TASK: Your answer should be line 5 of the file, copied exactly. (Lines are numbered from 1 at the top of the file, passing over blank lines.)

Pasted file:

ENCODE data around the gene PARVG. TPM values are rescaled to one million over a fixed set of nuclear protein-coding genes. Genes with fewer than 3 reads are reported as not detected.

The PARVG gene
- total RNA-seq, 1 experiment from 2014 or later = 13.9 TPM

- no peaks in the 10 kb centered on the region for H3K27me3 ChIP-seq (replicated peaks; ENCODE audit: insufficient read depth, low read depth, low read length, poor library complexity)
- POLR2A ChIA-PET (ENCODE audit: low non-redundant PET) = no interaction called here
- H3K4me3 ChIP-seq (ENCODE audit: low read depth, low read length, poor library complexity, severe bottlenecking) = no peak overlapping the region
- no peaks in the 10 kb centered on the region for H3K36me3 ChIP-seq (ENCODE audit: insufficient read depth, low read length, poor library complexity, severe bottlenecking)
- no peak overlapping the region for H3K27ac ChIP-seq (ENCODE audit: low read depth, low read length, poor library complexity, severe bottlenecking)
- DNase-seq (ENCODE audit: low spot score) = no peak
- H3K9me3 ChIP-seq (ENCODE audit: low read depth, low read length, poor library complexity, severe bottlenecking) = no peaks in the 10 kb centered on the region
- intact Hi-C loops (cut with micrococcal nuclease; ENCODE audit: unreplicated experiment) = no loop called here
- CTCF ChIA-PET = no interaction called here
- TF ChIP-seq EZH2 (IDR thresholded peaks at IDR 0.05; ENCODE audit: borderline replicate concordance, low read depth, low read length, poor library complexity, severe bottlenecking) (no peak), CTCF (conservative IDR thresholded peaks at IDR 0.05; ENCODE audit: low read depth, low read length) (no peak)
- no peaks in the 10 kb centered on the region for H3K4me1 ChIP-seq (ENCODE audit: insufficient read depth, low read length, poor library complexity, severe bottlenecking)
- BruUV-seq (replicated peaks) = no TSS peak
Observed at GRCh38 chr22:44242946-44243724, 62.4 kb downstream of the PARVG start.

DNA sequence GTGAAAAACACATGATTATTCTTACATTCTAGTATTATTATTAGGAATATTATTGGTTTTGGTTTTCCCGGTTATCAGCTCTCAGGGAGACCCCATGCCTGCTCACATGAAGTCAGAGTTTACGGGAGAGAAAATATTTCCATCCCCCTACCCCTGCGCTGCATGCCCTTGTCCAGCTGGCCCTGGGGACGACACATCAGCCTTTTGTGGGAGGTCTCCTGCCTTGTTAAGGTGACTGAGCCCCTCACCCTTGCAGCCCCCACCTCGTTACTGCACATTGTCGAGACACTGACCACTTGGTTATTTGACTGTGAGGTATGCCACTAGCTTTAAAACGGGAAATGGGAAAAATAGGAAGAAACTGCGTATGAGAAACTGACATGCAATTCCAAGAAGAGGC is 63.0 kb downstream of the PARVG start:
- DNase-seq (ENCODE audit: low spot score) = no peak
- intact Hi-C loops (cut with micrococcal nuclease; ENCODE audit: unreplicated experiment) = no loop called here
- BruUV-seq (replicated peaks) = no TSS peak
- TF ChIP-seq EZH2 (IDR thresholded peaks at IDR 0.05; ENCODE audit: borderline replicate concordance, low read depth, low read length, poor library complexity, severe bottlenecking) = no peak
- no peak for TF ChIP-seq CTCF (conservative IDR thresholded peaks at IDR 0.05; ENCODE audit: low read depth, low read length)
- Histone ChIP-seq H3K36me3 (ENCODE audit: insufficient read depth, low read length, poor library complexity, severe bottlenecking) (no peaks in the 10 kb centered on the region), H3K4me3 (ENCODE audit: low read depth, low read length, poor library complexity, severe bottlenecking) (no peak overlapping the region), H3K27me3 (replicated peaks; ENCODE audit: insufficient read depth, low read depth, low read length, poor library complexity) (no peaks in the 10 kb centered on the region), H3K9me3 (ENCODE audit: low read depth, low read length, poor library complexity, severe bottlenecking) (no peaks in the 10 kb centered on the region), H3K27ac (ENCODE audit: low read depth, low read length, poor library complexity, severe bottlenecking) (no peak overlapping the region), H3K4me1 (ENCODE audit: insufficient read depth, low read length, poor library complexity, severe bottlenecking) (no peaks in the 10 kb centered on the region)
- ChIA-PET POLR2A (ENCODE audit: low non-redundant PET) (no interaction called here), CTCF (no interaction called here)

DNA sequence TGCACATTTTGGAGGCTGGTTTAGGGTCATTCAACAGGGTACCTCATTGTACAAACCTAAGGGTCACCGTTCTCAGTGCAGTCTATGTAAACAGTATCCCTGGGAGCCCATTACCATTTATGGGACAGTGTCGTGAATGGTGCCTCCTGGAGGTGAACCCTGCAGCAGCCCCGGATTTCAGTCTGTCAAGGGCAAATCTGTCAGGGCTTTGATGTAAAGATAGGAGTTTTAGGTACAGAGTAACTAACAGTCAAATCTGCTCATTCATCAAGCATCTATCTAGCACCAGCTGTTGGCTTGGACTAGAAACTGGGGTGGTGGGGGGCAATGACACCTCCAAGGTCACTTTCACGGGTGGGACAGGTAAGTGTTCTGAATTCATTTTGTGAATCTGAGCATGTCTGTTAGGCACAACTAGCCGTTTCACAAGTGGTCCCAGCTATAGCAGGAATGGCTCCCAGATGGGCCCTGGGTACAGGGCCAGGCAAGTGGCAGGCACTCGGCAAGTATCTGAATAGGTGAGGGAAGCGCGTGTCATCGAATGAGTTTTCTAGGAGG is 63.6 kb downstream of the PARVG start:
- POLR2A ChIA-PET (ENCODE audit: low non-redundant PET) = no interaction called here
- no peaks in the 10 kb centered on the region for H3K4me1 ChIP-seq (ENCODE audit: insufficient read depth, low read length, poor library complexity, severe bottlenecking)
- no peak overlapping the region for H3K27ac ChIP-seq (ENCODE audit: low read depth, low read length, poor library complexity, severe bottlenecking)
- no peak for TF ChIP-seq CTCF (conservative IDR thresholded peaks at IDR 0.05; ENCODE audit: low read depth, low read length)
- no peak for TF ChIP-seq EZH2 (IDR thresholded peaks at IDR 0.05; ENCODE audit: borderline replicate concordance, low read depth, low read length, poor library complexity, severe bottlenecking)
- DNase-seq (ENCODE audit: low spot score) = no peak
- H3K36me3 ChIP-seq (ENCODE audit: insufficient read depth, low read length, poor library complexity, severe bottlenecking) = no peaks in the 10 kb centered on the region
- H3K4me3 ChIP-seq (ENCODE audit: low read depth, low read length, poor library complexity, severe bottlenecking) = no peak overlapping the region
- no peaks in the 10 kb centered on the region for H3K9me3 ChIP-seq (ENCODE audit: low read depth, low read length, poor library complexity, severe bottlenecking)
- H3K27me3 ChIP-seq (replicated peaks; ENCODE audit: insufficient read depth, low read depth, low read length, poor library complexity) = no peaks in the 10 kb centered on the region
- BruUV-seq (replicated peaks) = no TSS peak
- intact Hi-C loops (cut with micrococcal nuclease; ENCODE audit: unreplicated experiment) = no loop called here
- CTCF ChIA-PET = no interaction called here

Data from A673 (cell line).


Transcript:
- POLR2A ChIA-PET (ENCODE audit: low non-redundant PET) = no interaction called here